TACLOBAN CITY – The Department of Education (DepEd) is adopting anew learning modalities similar to what were adopted at the height of coronavirus pandemic to lessen the impact to children of the extreme heat being experienced in the recent weeks.
The DepEd regional office said at least 19 schools have suspended the conduct of full face-to-face classes and instead opted for modular, online and a blended modular and face-to-face classes that will lessen the time spent in schools.
Social media posts in recent weeks showed cases of fainting among teachers and students as well as incidence of epistaxis or nose bleeding on children due to the heat.
The extreme weather condition also exposed long-drawn problems of many public schools such as overcrowding in classrooms, lack of ventilation, absence of electricity and abject condition like the absence of a ceiling that would have lessen the heat coming from the roof.
Jazmin Calzita, DepEd regional information officer, said five of the 13 schools districts under DepEd-8 have granted flexibility of holding the classes for the 19 schools – four in Ormoc City, four in Baybay City, three in Tacloban City, six in Biliran and two in Leyte.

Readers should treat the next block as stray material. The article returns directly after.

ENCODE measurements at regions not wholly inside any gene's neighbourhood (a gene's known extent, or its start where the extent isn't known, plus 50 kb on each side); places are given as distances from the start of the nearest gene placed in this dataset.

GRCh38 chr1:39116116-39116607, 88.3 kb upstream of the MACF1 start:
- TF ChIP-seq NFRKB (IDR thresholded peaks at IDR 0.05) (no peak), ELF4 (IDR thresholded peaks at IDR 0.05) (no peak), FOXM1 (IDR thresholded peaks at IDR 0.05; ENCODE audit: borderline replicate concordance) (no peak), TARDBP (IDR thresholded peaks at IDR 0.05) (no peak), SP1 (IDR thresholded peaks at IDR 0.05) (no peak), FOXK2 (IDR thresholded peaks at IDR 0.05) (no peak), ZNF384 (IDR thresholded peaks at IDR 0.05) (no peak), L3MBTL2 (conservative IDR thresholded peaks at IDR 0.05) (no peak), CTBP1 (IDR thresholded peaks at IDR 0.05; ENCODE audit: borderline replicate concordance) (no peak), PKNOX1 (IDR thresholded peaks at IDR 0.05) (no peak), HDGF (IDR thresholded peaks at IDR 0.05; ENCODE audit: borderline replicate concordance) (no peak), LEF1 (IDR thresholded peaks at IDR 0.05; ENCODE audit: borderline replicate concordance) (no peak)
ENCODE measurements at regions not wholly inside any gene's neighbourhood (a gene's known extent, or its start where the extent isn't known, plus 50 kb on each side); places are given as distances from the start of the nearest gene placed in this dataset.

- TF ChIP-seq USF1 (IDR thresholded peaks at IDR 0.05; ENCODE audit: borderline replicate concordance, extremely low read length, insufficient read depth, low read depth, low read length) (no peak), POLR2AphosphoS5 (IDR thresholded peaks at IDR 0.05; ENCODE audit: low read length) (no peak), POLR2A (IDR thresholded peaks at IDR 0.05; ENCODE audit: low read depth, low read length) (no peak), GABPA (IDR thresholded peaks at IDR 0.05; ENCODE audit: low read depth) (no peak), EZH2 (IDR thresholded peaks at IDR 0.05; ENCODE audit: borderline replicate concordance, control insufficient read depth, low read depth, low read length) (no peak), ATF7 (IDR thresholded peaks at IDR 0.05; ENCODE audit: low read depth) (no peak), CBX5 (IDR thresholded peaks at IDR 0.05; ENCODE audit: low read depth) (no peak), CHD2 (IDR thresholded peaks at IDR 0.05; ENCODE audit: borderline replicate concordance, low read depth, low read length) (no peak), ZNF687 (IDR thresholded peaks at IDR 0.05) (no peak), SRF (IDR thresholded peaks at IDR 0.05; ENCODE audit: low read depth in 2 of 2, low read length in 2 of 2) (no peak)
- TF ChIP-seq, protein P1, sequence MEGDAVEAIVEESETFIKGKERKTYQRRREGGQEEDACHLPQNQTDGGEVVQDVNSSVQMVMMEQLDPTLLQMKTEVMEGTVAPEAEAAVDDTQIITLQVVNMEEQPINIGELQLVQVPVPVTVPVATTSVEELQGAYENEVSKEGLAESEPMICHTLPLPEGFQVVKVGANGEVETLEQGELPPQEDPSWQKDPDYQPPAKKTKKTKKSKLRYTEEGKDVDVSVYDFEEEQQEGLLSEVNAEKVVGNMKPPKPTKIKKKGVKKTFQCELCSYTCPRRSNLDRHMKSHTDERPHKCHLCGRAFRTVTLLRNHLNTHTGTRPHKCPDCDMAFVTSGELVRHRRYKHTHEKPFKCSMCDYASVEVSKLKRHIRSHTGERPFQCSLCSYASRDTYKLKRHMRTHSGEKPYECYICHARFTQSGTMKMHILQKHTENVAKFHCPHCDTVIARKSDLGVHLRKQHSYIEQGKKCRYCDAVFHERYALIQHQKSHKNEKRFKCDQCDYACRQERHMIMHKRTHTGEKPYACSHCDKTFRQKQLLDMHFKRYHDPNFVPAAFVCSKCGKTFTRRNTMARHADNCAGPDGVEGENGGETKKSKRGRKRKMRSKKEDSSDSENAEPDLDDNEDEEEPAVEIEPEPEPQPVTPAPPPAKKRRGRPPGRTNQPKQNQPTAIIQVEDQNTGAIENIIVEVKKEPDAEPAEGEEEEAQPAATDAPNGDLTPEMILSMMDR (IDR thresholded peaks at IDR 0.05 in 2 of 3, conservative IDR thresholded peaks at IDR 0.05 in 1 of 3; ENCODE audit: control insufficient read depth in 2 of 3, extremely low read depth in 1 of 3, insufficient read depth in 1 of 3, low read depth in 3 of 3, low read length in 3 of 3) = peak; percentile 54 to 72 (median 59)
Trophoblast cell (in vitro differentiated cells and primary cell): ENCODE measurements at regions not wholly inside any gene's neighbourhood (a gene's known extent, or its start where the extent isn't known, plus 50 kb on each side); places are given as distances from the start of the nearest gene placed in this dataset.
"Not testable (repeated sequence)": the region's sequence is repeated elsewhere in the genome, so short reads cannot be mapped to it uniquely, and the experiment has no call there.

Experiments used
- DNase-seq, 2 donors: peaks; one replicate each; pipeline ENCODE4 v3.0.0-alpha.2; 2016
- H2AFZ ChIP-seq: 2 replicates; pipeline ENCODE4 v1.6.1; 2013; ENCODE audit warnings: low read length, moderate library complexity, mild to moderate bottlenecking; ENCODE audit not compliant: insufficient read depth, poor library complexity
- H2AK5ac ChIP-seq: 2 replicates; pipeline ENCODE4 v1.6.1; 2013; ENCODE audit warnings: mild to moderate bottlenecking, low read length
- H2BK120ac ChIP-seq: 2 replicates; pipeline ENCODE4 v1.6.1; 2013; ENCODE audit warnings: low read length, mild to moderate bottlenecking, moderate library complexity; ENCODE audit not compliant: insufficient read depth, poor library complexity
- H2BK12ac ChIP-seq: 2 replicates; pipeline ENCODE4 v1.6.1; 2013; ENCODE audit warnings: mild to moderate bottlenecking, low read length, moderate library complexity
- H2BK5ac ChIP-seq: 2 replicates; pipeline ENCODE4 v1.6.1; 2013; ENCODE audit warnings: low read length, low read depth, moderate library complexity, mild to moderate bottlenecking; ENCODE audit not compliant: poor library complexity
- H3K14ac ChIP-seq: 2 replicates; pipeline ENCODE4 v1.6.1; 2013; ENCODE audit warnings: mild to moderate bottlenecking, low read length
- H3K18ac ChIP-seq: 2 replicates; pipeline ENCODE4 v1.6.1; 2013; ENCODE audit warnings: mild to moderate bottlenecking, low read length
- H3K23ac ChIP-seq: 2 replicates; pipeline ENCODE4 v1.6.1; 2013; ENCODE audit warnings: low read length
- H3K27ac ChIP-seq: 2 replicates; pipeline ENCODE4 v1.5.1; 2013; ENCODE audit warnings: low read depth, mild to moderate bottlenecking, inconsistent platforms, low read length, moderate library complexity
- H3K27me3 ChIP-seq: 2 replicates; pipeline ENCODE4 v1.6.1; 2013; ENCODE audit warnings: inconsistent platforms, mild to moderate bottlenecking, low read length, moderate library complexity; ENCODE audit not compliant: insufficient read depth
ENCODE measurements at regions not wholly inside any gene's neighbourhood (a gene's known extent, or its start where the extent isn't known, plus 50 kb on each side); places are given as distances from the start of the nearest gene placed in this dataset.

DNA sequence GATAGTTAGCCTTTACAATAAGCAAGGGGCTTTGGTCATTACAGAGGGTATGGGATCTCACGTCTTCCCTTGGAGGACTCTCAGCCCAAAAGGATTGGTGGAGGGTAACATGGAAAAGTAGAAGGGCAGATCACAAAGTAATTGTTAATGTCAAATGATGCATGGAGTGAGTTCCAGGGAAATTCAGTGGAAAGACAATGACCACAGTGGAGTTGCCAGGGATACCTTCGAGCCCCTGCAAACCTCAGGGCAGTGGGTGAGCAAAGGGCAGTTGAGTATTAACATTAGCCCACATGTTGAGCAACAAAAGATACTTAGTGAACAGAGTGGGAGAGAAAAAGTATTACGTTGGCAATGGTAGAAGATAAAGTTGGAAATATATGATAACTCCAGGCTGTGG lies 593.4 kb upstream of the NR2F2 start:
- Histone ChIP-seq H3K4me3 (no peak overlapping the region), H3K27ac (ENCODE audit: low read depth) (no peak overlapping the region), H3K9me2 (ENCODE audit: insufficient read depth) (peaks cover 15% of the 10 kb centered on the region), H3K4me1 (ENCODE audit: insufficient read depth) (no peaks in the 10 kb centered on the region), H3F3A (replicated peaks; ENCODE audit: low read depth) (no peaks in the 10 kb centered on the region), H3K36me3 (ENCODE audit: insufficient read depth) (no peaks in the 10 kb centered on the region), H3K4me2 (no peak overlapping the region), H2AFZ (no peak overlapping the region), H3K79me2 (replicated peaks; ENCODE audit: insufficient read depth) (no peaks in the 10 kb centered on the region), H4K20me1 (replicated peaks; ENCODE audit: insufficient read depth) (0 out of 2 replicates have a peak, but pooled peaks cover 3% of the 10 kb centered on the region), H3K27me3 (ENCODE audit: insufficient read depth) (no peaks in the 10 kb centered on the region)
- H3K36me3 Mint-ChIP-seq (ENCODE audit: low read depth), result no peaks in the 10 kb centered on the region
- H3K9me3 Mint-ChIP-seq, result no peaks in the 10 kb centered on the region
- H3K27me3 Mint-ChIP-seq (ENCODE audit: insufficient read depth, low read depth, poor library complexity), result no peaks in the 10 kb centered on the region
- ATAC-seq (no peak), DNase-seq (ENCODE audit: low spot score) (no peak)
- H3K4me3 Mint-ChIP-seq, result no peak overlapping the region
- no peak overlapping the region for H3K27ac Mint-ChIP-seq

She added that except for the three schools in Tacloban City, which has shifted to a blended in-person and modular learning, all the 16 schools have adopted modular distance learning. Six more schools in Tacloban City will start shifting to modular learning starting next week.
The Philippine Atmospheric, Geophysical and Astronomical Services Administration (PAGASA) station in Tacloban City has consistently monitored a temperature of above 40 degrees Celsius in some times of the day during the weekdays since Monday.
Calzita said the DepEd Order 37 issued in 2022 allows school heads to cancel face-to-face classes due to natural calamities, disasters and human-induced hazards to ensure learning continuity as long as learning competencies and objectives are met.
She said that in lieu of classroom classes, the school may opt for modular distance learning. She added that this was emphasized during the regional management committee meeting to the schools division superintendents. “The principal or school heads are also reminded of their authority and responsibility to suspend in-person classes and switch to alternative delivery modes (of learning) amid extreme heat, especially if the situation already puts the students’ health and safety at risk,” she said. By Elmer Recuerdo (EV Mail May 8-14, 2023 issue)